Lloyds gallops back into profitability with mortgage lending leading the charge
By Susannah Streeter, senior investment and markets analyst, Hargreaves Lansdown
Lloyds has galloped back into profitability, no mean feat given the hurdles the bank has had to jump through the coronavirus crisis.
It posted profit before tax of £1 billion and is now expecting the amount of money it has to set aside for bad loans this year to be at the lower end of forecasts.
Lloyds wins a rosette for a surge in applications for home loans and a huge increase in mortgage lending, led by the mini boom in the housing market. It doesn’t end here, as Llloyds has also nabbed a large share of approvals for the next quarter as well. This is encouraging news, but once the stamp duty holiday ends and given the fragile economic recovery, there are concerns the mini housing boom could turn into a bust, which would lead to a reversal of fortunes for this part of Lloyds business.
The group though has scooped another prize by winning a large share of the government support scheme loans to businesses. It lent £11 billion to companies to help them through the crisis. This is far less risky as the government has promised to pay out if the businesses default. Lloyds has been well set up for the shift to digital we have witnessed during the pandemic, which has helped it trim costs.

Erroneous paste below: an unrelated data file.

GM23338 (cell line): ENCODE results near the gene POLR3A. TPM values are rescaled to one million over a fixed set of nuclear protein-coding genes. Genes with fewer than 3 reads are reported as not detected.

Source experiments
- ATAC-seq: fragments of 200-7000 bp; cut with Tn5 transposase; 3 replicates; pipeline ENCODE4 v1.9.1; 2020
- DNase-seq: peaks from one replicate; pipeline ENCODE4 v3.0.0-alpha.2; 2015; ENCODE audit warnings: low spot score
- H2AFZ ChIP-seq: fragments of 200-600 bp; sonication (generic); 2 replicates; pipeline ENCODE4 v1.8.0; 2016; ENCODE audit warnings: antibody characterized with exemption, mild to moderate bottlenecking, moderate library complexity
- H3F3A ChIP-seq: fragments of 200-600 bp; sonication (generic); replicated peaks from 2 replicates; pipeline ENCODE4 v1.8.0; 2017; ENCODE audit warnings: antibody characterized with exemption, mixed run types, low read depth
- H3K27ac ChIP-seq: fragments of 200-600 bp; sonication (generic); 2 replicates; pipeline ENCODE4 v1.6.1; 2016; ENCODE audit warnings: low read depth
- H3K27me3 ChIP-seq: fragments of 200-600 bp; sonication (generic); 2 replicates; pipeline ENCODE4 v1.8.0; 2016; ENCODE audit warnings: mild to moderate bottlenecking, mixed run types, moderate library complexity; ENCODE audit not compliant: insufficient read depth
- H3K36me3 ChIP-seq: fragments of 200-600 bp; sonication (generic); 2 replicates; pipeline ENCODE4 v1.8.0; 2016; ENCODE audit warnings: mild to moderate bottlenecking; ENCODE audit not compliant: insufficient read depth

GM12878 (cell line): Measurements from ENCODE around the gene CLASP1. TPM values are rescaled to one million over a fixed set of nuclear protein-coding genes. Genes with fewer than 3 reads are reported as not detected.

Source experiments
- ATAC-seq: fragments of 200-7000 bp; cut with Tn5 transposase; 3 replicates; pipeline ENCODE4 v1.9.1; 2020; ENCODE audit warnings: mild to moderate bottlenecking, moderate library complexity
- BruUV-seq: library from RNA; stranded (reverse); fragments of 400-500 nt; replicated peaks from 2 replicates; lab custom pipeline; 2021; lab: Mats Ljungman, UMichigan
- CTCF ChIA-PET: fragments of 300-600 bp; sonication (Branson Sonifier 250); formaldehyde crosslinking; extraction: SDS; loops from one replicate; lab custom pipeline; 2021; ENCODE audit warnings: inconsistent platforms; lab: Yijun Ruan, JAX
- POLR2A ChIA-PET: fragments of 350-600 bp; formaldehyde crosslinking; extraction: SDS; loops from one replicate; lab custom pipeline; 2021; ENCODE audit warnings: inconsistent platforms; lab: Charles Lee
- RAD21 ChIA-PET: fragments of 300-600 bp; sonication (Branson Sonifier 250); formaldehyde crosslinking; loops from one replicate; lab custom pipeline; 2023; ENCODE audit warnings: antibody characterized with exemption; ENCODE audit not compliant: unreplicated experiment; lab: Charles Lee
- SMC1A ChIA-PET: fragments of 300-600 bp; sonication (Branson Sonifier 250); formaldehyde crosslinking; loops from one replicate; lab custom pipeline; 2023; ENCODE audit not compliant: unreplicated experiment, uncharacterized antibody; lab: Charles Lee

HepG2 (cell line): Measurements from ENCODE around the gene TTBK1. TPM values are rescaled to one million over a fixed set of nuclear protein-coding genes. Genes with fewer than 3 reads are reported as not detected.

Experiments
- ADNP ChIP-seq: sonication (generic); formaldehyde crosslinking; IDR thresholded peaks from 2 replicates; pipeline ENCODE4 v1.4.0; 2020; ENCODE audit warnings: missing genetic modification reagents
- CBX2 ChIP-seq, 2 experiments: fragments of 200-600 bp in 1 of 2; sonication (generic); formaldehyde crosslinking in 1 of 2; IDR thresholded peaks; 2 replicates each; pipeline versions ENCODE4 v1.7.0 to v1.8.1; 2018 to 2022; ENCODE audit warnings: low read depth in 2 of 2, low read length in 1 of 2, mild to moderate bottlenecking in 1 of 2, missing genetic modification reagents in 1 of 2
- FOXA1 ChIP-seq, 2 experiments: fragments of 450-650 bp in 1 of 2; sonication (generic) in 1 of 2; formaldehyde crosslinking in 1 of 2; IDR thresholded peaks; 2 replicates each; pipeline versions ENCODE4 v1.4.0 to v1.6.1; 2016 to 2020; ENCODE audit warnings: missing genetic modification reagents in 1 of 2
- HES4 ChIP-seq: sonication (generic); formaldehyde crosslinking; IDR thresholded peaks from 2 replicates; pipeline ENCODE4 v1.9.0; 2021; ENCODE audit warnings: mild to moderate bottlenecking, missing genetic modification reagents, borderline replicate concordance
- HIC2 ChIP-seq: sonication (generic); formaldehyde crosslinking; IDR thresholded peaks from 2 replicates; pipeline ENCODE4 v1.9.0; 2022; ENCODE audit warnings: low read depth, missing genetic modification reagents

The number of its customers using online services has continued to increase and it is selling more of its products through digital channels. But net margins have still taken a squeeze over the last 9 months from ultra-low interest rates and allowing customers payment holidays. Customers are also paying off their credit cards and car financing deal balances are lower, reflecting how consumers are showing more caution about carrying too much unsecured debt.
The outlook is still highly uncertain and there was no mention of the return of the dividend. However, the group is heading into this stretch in a resilient position. It’s nosing ahead of the pack in terms of new retail customers with a strong balance sheet and increased capital buffers to help it stay on course through the pandemic.